The Taipei City Government on Tuesday announced a NT$42 million (US$1.5 million) fund to help market vendors provide delivery services, as the city expects a permanent transition to a delivery economy.
Since Taiwan in May entered a partial lockdown to stymie a COVID-19 outbreak, food and grocery delivery has gone from being a niche market to a daily necessity for many residents.
At the city’s daily COVID-19 news conference, Taipei Mayor Ko Wen-je (柯文哲) said that his administration is responsible for three things amid the pandemic: disease prevention, stimulus and transition.
Photo: Liao Chen-huei, Taipei Times
With each of these responsibilities in mind, Ko said that offering direct subsidies to uncompetitive industries is not as attractive as helping businesses transition to a post-pandemic operating model as soon as possible.
Businesses cannot expect to return to their old operating model after the pandemic, Ko said.
For instance, traditional markets, cafeterias and night markets cannot expect that customers would return as though nothing happened, willing to eat in a crowded public space, he said.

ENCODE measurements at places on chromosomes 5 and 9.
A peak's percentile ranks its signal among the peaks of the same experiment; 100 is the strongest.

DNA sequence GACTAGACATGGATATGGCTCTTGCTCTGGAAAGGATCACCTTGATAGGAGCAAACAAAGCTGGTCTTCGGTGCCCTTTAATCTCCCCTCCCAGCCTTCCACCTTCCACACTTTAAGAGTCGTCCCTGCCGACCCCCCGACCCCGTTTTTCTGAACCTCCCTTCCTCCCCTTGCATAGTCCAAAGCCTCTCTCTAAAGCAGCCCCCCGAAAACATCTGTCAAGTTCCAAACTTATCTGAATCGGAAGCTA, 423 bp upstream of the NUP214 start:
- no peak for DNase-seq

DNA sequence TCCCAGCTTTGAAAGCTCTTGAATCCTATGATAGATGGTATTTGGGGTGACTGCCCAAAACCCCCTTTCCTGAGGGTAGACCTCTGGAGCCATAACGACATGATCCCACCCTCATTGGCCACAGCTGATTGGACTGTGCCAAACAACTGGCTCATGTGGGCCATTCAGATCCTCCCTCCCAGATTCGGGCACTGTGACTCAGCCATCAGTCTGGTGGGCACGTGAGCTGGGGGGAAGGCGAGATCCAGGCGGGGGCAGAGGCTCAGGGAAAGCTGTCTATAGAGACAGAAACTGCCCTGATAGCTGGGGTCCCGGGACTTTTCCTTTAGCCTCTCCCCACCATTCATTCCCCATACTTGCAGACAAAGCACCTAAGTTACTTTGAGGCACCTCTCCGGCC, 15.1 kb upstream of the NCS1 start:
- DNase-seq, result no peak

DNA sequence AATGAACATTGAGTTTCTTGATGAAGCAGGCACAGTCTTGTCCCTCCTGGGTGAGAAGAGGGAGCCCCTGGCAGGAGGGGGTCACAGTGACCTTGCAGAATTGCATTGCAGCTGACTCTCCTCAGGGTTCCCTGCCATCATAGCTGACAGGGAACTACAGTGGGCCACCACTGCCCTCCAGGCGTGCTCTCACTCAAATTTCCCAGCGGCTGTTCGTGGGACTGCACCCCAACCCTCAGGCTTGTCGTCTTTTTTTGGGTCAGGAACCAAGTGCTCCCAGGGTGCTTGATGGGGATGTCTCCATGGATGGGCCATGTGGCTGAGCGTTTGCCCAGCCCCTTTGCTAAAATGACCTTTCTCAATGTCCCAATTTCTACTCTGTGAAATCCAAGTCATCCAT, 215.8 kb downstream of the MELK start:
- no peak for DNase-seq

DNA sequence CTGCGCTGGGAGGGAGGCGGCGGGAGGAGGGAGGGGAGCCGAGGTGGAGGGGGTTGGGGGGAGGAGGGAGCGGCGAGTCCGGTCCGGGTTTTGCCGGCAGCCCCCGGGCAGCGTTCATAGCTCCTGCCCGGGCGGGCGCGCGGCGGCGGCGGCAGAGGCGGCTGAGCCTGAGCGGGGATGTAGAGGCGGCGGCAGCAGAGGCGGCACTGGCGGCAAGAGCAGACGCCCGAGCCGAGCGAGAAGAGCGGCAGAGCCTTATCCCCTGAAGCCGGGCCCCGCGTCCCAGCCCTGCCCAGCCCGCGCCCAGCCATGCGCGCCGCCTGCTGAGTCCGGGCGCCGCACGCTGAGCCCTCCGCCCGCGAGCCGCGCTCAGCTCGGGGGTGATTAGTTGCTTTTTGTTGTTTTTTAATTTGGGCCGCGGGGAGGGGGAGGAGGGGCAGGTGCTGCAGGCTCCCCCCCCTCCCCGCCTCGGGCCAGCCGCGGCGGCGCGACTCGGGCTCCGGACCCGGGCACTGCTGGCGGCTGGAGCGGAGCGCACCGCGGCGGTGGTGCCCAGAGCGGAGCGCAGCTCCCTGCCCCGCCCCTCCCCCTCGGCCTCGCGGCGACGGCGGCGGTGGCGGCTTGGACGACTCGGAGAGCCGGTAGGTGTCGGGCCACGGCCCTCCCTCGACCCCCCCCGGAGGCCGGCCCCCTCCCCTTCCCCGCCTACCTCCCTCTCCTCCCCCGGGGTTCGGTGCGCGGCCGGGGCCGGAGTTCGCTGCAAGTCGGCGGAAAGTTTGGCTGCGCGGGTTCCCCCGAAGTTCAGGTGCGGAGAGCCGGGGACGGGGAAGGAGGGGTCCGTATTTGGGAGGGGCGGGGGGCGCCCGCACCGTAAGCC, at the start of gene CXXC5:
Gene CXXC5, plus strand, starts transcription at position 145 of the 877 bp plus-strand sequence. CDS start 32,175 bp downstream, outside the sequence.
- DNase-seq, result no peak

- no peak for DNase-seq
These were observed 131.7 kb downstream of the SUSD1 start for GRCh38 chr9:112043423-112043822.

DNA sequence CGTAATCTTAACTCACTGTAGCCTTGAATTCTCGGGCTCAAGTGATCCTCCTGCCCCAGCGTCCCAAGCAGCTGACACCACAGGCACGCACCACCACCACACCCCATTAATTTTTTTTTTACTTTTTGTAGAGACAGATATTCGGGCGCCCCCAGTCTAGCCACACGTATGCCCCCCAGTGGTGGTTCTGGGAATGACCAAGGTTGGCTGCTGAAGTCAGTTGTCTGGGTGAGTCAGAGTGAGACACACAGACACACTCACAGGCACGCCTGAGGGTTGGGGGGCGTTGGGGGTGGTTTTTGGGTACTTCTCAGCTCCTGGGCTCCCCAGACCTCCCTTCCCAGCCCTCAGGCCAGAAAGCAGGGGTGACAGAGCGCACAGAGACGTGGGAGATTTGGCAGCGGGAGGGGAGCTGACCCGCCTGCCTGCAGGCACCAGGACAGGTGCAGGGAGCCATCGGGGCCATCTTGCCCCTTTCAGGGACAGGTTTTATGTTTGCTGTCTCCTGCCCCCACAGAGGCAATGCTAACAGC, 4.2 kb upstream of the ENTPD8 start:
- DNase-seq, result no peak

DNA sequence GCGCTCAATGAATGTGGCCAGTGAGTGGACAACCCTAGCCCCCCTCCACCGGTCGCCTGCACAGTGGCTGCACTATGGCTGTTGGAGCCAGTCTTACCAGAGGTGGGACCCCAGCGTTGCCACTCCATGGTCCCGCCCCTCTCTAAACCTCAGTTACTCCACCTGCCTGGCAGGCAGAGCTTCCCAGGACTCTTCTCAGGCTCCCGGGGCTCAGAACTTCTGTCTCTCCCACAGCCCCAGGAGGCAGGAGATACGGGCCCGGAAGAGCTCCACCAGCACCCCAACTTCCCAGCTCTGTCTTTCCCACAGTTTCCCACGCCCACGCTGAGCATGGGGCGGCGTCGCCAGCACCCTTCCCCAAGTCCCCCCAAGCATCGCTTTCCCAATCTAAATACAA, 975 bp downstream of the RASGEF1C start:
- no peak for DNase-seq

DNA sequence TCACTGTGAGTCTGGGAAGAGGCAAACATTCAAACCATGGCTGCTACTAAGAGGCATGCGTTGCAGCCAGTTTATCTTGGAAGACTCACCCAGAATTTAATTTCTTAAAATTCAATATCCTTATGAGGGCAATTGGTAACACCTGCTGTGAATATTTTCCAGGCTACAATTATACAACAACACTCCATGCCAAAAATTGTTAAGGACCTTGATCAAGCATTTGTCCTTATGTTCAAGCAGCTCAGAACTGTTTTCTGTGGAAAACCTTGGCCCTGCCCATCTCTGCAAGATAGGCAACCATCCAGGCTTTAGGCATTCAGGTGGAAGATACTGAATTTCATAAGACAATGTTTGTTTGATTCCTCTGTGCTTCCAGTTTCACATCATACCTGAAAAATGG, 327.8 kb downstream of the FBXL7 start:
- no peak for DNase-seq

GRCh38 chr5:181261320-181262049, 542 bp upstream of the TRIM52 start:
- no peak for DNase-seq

To help these businesses adapt to new consumer habits, the city government has begun a delivery service fee subsidy program, Ko said.
A total of NT$42 million has been set aside for market vendors to cover delivery platforms’ service fees, Taipei Department of Economic Development Commissioner Lin Chung-chieh (林崇傑) said.
Businesses with tax registration can apply to cover half of their monthly delivery service fees up to NT$10,000, capped at a total of NT$60,000, Lin said.
Those without tax registration can apply to cover one-quarter of their fees up to NT$5,000 for up to six months, Lin added.
Stalls at 21 traditional markets and eight night markets have so far applied, with some delivery platforms offering promotions, he said, encouraging people to take advantage of the program.
Asked whether the city could further ease certain pandemic restrictions, Ko said that libraries, parks, recreational equipment and other facilities would gradually reopen if case numbers continue to fall and the outbreak is brought under control.
Gradual reopening is necessary to identify and control problems as soon as they arise, he added.
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